Laney College celebrates culture, community, cuisine

Volunteers set up a table of soul food to celebrate the closing of Black History Month on Feb. 27, 2020, at Laney College campus in Oakland, Calif. The event was sponsored by the Associated Students of Laney College (ASLC) and the Black Student Union (BSU). (Ryan Barba/The Citizen)

By Tyler Black, Staff Writer

The Laney College quad was filled with people drawn by the aromas wafting from a long white table adorned with shining metal pans. The hot sun beat down on the crowd, causing glare and bringing attention to the delicious food that lays underneath it. The smell is familiar and warm, like the sun and southern comfort that comes along with the food on this unusually hot day.

Corn bread, chicken wings, green beans, and macaroni and cheese sit on a paper plate distributed by volunteers. (Tyler Black/The Citizen)

Students of all backgrounds waited for fried chicken, green beans, macaroni and cheese, as well as with the classic cornbread that brings this feast full circle. Food does truly bring people together. There’s no better way to connect with a community than to feed that community.

The history behind the food is not so delicious. The traditional foods African-American people grew up eating consists of scraps of slave masters. For instance, chitterlings: chitterlings are a popular dish made from animal intestines — imagine the struggle to find animal intestines as delicious. Fried foods are able to stay out without refrigeration, greens you can leave out for a while and feed a whole family, mac and cheese took the bare essentials and made them golden. These are just a couple of examples of how food from struggle became the food of unity.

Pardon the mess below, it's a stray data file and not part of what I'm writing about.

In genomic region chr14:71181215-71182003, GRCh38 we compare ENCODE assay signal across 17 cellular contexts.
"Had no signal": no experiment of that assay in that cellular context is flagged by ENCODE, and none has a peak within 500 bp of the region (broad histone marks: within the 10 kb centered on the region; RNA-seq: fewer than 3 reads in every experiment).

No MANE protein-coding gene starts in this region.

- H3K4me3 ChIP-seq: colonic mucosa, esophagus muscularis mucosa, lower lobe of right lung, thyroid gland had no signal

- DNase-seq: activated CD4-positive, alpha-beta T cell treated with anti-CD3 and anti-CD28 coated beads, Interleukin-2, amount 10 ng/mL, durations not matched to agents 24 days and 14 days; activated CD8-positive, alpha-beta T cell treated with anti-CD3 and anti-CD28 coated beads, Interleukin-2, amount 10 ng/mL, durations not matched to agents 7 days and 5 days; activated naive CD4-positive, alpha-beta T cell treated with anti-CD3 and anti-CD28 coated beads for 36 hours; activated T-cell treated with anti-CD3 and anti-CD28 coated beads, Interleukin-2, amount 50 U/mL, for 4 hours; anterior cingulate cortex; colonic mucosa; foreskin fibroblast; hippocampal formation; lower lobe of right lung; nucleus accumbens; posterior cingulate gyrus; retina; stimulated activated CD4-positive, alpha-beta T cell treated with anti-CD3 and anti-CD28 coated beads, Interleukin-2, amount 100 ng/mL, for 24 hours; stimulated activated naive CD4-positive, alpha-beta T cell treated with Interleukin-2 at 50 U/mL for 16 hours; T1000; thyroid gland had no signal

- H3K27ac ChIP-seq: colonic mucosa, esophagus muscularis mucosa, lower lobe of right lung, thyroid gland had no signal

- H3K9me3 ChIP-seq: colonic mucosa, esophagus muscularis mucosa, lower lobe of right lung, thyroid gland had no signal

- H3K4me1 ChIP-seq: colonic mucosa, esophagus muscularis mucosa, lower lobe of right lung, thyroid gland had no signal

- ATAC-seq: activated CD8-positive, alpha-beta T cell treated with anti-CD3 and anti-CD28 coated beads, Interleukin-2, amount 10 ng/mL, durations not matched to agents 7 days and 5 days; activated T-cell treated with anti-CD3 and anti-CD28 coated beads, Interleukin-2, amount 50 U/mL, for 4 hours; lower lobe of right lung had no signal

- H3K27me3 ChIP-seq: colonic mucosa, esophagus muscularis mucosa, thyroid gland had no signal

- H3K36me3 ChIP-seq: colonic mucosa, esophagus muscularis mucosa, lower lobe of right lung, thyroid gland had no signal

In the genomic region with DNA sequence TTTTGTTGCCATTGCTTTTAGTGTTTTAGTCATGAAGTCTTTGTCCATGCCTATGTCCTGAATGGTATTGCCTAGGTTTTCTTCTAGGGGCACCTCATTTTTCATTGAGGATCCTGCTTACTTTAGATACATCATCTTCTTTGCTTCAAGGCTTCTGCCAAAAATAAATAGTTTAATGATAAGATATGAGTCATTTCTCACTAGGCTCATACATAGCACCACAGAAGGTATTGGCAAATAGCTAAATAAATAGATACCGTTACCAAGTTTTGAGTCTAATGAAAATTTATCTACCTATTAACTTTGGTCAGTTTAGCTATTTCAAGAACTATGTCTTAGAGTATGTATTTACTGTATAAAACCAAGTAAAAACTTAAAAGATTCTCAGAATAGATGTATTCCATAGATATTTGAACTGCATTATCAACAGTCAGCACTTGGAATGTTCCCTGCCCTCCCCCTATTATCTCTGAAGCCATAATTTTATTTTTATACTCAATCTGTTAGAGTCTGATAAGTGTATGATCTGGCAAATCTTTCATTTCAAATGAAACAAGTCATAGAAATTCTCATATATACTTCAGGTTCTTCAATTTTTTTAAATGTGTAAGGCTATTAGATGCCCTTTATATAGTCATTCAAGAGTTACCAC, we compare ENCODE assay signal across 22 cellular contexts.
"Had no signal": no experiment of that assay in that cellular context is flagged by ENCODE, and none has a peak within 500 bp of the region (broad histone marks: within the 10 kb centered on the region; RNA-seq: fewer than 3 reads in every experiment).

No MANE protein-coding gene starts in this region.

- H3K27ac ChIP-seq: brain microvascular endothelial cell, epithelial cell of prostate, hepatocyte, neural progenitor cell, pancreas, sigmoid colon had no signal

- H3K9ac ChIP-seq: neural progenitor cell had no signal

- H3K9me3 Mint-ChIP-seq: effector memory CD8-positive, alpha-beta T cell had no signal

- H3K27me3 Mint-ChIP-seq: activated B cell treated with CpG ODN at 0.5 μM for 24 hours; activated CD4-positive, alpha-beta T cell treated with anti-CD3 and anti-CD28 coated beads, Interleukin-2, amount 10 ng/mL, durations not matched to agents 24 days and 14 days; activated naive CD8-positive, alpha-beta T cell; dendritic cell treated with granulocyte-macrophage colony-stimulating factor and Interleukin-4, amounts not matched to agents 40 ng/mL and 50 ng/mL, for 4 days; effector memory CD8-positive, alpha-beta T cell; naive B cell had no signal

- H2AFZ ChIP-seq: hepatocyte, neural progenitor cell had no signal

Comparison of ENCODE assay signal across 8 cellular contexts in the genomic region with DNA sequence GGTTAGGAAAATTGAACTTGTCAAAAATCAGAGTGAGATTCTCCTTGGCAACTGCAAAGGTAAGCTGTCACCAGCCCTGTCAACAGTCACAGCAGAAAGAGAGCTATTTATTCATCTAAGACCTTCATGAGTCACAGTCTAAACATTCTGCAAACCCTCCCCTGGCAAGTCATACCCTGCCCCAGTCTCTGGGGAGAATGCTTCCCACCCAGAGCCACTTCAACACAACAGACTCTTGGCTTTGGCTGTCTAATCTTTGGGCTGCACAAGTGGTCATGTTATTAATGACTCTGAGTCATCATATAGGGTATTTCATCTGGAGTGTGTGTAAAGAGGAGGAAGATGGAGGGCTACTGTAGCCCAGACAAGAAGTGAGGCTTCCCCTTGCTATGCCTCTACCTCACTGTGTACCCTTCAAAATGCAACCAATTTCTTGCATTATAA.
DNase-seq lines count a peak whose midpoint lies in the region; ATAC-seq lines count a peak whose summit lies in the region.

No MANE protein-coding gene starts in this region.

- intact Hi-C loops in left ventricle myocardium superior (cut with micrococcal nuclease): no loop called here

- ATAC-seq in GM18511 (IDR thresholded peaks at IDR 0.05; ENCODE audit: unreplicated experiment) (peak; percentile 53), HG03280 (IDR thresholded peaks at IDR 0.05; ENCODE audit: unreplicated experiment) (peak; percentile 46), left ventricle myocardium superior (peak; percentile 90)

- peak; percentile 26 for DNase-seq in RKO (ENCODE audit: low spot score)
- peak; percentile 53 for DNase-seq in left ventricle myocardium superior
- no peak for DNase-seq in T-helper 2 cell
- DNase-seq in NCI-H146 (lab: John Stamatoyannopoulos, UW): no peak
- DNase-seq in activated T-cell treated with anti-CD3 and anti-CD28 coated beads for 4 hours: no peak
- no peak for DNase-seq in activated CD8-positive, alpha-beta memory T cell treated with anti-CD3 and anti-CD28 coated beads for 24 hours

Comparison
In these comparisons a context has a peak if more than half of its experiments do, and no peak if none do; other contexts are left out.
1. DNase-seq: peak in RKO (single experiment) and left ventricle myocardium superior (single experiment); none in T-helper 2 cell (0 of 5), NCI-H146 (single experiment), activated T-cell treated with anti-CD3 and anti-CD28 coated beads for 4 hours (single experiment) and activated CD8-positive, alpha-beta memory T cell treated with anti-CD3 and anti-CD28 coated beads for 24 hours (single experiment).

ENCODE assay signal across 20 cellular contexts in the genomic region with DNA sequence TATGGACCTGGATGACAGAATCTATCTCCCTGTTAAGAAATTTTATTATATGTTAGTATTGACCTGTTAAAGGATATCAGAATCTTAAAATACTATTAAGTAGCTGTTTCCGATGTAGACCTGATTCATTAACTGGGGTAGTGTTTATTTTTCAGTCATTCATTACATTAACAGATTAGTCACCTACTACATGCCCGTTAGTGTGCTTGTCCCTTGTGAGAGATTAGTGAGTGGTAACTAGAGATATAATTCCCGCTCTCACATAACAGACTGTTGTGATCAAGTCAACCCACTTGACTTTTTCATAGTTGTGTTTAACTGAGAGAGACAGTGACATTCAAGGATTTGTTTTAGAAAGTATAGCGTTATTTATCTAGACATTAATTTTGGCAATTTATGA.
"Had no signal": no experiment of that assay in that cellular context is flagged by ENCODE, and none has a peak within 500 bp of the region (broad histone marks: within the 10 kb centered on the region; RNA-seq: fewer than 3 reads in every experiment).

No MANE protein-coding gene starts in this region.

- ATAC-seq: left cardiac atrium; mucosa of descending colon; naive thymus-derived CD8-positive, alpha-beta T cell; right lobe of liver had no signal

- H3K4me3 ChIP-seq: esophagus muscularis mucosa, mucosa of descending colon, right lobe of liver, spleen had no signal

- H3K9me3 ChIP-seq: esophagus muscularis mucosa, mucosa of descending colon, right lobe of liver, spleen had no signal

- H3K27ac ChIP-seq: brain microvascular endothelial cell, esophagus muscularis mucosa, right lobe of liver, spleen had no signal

In celebration of Black History Month, students were invited to experience some culturally black food and the history behind it. The Black Student Union (BSU) and the Associated Students of Laney College (ASLC) combined efforts to bring students together for this celebration. The line was long and winding and the music set the scene for the party vibe.

The event with BSU has been happening annually at Laney. ASLC President Terance Williams was proud of the turnout.

“We wanted to do something to end Black History Month, right. So we said ‘why not do a party and connect with our culinary department, and have some soul food?’”

Students and community members wait patiently in the the line for food, which snakes across the campus quad. (Ryan Barba/The Citizen)

Sarah Hilton, the acting president of the Laney BSU, is also a senator on the ASLC.

Hilton spoke about what the BSU and ASLC do for students and why they are important to Laney’s community. She described how the event was another student-centered celebration intended to bring students together.

“Immediate resources and food pantries for students — we are doing all of that —  students don’t have to worry about their meals, they can worry about their education and actually finish these two-year programs,” Hilton said.

With this event and others like it, the BSU and ASLC demonstrate how a sense of community molds Laney and brings students together. The BSU might be a black student organization, but it is inclusive to all.